|AVS 58th Annual International Symposium and Exhibition|
|Applied Surface Science Division||Wednesday Sessions|
|Session:||Correlative Analysis - A Multi-technique Approach for Identification and Structure-Property Relationships|
|Presenter:||T. Grehl, ION-TOF GmbH, Germany|
|Authors:||T. Grehl, ION-TOF GmbH, Germany
P. Bruener, ION-TOF GmbH, Germany
N. Havercroft, ION-TOF USA, Inc.
H. Brongersma, ION-TOF GmbH, Germany
E. Niehuis, ION-TOF GmbH, Germany
|Correspondent:||Click to Email|
Ultra-thin film structures have become increasingly important and simultaneously gained complexity with regard to the number of layers and the elemental composition. Understanding the processes occurring during deposition is crucial for improving the film quality. Especially during the first stages of film growth, analytical techniques with high surface sensitivity and good detection limits are required to study the growth process.
Low Energy Ion Scattering (LEIS) lends itself well to these tasks with its ultimate surface sensitivity of a single monolayer and detection limits of down to 10 ppm. This is accomplished by bombarding the surface with noble gas ions of a few keV and measuring the energy loss of the backscattered ions at a fixed scattering angle. The energy spectrum is converted into a mass spectrum of the elements present at the sample surface. The absence of matrix effects allows a straightforward quantification.
Besides the composition analysis of the outermost atomic layer, depth profiling is available via two distinct methods. Static depth profiling exploits the fact that ions scattered in deeper layers lose additional energy proportional to the penetration depth. As this process involves neutralization and re-ionization, intensities are lower than for the ions scattered at the surface. Thus, these ion can be distinguished, giving information about the elemental distribution in the first few nm in a non-destructive way. Alternatively, dynamic depth profiling is available by using a second, low energy sputter ion beam to erode the surface while recording surface spectra at different depths. This yields a quantitative, high depth resolution depth profile. By observing the change in the static in-depth signal during sputtering, the sputter rate can be intrinsically and continuously determined.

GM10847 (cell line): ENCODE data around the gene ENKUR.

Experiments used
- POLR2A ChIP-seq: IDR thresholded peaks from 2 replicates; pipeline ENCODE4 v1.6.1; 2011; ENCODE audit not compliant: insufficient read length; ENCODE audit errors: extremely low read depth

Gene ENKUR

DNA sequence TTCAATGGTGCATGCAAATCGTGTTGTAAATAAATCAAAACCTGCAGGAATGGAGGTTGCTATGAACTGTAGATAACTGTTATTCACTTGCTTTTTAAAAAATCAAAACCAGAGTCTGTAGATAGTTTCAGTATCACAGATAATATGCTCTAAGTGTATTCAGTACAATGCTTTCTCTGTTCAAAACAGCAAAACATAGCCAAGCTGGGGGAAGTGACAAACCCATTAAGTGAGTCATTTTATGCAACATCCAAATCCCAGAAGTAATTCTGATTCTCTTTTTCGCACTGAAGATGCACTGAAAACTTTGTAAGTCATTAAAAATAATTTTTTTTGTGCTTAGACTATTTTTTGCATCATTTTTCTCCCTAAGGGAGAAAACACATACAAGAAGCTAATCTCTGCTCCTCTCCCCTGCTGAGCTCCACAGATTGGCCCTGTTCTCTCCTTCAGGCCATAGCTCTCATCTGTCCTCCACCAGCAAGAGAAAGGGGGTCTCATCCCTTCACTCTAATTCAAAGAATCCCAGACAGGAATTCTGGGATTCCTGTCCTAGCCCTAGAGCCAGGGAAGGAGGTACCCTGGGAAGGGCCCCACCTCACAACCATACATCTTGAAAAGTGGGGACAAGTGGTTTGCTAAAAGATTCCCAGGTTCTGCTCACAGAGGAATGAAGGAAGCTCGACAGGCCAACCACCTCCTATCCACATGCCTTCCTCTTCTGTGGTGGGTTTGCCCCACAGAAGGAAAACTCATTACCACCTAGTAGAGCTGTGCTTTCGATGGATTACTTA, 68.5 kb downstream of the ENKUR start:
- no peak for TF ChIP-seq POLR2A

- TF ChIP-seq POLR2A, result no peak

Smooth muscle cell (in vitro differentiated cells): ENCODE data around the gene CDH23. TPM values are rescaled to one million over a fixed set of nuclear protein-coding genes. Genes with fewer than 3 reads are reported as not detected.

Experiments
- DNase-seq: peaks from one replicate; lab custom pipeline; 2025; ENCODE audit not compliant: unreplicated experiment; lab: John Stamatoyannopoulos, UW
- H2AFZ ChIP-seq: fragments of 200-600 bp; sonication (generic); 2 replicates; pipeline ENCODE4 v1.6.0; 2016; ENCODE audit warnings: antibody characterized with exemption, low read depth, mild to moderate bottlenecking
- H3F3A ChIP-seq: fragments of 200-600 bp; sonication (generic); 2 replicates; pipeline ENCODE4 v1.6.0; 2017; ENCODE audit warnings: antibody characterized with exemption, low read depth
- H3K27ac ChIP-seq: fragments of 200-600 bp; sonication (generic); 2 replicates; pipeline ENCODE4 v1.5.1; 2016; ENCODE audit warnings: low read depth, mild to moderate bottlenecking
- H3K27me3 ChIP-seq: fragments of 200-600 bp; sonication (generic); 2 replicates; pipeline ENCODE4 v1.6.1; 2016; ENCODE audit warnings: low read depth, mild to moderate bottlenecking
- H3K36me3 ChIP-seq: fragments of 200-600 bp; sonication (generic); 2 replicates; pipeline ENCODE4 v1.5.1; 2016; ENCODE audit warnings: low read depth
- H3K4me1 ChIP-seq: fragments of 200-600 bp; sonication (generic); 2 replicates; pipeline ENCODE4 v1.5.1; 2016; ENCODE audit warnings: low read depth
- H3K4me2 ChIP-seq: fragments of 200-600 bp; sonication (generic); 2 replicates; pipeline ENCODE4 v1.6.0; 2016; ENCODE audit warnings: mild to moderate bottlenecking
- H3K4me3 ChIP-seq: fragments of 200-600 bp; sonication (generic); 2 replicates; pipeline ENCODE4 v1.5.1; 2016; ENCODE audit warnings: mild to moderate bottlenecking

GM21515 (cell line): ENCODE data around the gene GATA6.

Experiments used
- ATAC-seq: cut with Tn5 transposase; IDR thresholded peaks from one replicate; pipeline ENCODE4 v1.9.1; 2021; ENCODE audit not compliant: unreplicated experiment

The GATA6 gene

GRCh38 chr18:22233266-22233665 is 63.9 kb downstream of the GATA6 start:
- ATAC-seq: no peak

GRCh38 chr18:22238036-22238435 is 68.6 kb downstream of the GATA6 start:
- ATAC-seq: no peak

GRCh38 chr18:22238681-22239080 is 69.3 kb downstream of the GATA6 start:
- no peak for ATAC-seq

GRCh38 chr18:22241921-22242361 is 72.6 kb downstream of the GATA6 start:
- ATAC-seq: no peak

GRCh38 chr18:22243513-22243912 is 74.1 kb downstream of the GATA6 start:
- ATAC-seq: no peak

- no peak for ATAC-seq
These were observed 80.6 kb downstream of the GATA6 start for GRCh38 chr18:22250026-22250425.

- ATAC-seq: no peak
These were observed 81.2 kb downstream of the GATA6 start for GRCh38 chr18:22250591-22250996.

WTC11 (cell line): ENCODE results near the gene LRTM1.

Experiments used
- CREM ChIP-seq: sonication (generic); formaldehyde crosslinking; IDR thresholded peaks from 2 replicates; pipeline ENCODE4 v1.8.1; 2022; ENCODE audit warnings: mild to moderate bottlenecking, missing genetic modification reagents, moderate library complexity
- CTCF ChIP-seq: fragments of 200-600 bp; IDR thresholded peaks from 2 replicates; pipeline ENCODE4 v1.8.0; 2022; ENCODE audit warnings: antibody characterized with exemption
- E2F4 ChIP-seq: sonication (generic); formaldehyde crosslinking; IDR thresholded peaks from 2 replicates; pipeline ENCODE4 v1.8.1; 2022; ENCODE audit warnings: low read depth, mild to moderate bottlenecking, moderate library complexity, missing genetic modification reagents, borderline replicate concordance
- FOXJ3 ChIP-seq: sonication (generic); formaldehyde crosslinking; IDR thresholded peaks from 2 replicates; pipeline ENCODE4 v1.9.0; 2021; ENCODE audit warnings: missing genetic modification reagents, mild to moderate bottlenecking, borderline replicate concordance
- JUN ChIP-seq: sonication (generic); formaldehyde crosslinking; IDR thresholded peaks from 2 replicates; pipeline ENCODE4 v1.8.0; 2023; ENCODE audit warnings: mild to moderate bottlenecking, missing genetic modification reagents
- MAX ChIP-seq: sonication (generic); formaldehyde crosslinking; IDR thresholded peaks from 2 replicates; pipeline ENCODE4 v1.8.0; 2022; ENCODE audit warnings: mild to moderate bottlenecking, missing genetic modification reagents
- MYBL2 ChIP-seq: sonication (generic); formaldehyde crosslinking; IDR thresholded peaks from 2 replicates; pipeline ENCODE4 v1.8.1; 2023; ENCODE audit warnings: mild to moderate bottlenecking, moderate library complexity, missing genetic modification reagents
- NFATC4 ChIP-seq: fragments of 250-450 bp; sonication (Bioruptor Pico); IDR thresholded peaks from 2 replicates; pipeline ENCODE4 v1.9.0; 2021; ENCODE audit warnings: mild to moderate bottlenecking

The unique advantages of LEIS complement established techniques like TOF-SIMS. The latter is often hampered by sputter transients at interfaces and difficult quantification especially of matrix species, but excels as far as the detection of trace elements or the gaining of chemical composition information is concerned. We applied both LEIS depth profiling modes to a number of thin film sample systems. Hereby we show the possibilities arising from each of the two modes, as well as from the combination with TOF-SIMS. Specifically, we worked on model samples relevant to the semiconductor industry (high‑k, SiGe). Some of these samples were designed for studying the response function of the in-depth signal in order to improve the understanding and to allow the application to real-world samples, e. g. to correct for varying erosion rates.